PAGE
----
Mérida, August 5th 2009 (Venezuelanalysis.com) — On Tuesday evening Venezuela's Supreme Court (TSJ) denied Spain's request for the extradition of a presumed former member of the Basque independence organization ETA, Iñaki Etxeberria.
Spain charged Etxeberria with attempted homicide during an incident in Spain in 1993. On Tuesday, the TSJ ruled the extradition impermissible because the prescripted period in which to try Etxeberria for the crime had expired, according to Venezuelan law.
Etxeberria is a legal permanent resident of Venezuela who has lived in Venezuela for 13 years, having fled what he and his supporters say was political persecution of Basque leaders by the Spanish government. He currently works in a steel factory in Cojedes state.
Venezuela's national investigative police, the CICPC, arrested Etxeberria in late April, fulfilling an order by the international criminal police organization, INTERPOL.
Official police reports say Etxeberria was arrested in Carabobo state on April 25th, the day he first appeared in court. However, his defense lawyers say he was arrested on April 21st in Cojedes state and effectively "disappeared" for four days.
On June 30th, an investigator from the Attorney General's Office argued before the TSJ that Etxeberria's arrest was illegal, and that the charge against him contained factual contradictions and legal irregularities.
Following the investigator's argument, a TSJ decision was expected within 10 days, but the decision was delayed for more than a month. Marco Rodríguez, a defense lawyer for Etxeberria, accused some TSJ judges of "seeking ways to turn him over to Madrid," beyond the official charges. Meanwhile, Etxeberria was held in police custody for more than 100 days until his release on Tuesday.
Etxeberria's defense lawyers called for an investigation of the police who arrested Etxeberria to probe for possible violations of the activist's rights.
Last month, Canada extradited another Basque nationalist, Jose Joaquin Oleaga, who was charged with the same crime as Etxeberria. Soon after, a Spanish court absolved Oleaga and dropped the charges.
Venezuela has previously extradited two presumed ETA militants in 2002. Juan Víctor Galarza Mendiola and Sebastián Etxaniz Alkorta were deported and later jailed in Spain.
According to the Caracas-based Committee for the Liberation of Iñaki Etxeberria, a coalition of more than fifty Venezuelan revolutionary organizations, the TSJ's decision is a victory for the revolutionary forces over the "right wing that disguises itself as pro-Chavez" within the socialist Bolivarian revolution led by President Hugo Chávez.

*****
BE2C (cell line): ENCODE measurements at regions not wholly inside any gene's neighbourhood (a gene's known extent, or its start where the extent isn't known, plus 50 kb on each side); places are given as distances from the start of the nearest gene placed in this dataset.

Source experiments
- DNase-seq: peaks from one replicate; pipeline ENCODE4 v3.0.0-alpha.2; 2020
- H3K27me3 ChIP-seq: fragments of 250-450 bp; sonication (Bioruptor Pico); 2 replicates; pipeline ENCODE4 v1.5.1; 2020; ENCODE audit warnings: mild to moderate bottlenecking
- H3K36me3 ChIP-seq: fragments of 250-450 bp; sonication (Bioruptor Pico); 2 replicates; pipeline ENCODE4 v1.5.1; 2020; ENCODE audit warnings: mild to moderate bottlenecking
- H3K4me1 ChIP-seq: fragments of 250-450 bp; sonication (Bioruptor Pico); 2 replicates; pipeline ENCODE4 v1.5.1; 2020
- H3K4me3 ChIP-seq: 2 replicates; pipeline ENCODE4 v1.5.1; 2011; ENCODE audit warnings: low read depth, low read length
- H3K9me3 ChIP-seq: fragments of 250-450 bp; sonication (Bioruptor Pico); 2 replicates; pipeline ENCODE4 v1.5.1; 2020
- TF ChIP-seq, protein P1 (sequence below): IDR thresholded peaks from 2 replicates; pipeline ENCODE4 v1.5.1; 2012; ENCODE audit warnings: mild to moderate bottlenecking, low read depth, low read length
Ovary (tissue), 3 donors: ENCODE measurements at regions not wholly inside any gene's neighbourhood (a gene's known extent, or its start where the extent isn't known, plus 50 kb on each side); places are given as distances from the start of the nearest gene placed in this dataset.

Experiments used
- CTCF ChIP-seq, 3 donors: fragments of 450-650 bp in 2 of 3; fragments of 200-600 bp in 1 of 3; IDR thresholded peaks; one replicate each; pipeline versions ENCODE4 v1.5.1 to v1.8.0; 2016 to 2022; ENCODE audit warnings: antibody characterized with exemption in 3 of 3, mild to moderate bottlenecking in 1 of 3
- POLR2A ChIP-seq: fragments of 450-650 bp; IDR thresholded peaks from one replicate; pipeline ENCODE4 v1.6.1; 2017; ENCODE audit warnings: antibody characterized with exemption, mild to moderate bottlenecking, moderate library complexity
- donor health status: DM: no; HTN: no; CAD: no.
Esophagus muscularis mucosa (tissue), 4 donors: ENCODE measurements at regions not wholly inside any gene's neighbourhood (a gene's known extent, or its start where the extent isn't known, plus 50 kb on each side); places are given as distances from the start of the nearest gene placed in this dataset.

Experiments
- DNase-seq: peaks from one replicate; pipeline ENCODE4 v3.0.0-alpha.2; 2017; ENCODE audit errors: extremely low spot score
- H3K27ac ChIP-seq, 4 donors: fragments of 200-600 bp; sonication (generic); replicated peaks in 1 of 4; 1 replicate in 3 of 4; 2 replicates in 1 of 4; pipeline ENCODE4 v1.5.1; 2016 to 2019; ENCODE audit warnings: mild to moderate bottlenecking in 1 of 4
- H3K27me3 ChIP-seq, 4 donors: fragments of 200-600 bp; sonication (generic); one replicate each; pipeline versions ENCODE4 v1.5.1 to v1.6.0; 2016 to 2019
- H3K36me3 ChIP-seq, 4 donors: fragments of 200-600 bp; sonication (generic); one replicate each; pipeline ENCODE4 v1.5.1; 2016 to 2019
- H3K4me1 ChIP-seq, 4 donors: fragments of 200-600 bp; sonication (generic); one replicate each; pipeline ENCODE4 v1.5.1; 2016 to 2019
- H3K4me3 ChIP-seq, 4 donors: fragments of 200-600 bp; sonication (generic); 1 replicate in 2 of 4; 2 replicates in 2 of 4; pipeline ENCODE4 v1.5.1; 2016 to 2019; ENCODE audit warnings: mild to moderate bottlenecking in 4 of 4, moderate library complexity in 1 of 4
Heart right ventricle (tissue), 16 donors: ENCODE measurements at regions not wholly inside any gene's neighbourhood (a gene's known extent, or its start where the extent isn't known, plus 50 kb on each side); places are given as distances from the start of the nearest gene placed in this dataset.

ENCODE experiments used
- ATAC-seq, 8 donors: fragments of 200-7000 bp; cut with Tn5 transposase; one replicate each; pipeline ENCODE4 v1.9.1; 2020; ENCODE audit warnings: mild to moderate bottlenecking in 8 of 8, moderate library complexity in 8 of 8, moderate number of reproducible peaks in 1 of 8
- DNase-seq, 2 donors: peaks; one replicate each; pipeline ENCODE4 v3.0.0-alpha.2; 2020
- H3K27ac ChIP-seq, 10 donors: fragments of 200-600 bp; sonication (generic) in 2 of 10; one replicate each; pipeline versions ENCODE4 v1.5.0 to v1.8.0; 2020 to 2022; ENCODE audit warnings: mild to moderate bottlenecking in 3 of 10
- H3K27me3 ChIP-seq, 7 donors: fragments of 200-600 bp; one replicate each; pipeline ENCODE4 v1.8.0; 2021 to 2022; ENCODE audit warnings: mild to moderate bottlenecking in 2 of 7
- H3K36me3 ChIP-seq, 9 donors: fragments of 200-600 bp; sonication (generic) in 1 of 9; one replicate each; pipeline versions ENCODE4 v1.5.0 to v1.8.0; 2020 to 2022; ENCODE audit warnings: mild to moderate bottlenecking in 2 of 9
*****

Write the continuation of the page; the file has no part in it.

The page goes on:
Over the past month, the Committee held demonstrations and wrote letters urging the denial of Etxeberria's extradition to Internal Affairs and Justice Minister Tarek El-Aissami, National Assembly President Cilia Flores, Finance Minister Ali Rodriguez, and top leaders of the United Socialist Party of Venezuela, but received no reply.
The Committee, which includes distinct leftist organizations such as Marea Socialista, C-CURA, the Bolivarian Continental Coordinator, and the political studies department at Venezuela's Bolivarian University, says the government should provide refuge for Etxeberria out of solidarity with the cause of Basque independence, not just because "Bourgeois laws" rule extradition impermissible.
"Beyond this bourgeois legality, we should pressure our government to address these problems in a revolutionary manner," Committee spokesperson Susana Gonzalez told Venezuelanalysis.com. "Someone who struggles for the liberation of his people from two terrorist states like Spain and France should not be criminalized by any revolutionary in the world."
More than 5,000 Basques have been tortured over the last three decades and hundreds remain under arbitrary arrest on suspicion of being ETA militants, according to the Committee.
The United Nations Human Rights Commission has repeatedly reprimanded Spain for the use of torture and preventative detention under the auspices of domestic anti-terrorism laws, and for failing to turn in human rights reports to the U.N. that are mandatory for signatories of the International Pact on Civil and Political Rights.
The Spanish government considers ETA a terrorist organization and blamed the group, which is a clandestine movement as well as a public political party, for the bombing of a Spanish Civil Guard barrack last week. The Venezuelan Foreign Relations Ministry and Chavez himself publicly condemned what it called the "terrorist" attacks.
The attacks came while Venezuelan and Spanish officials and business executives were meeting in Caracas to arrange joint energy production and finalize details in the indemnity payments for the nationalized Bank of Venezuela.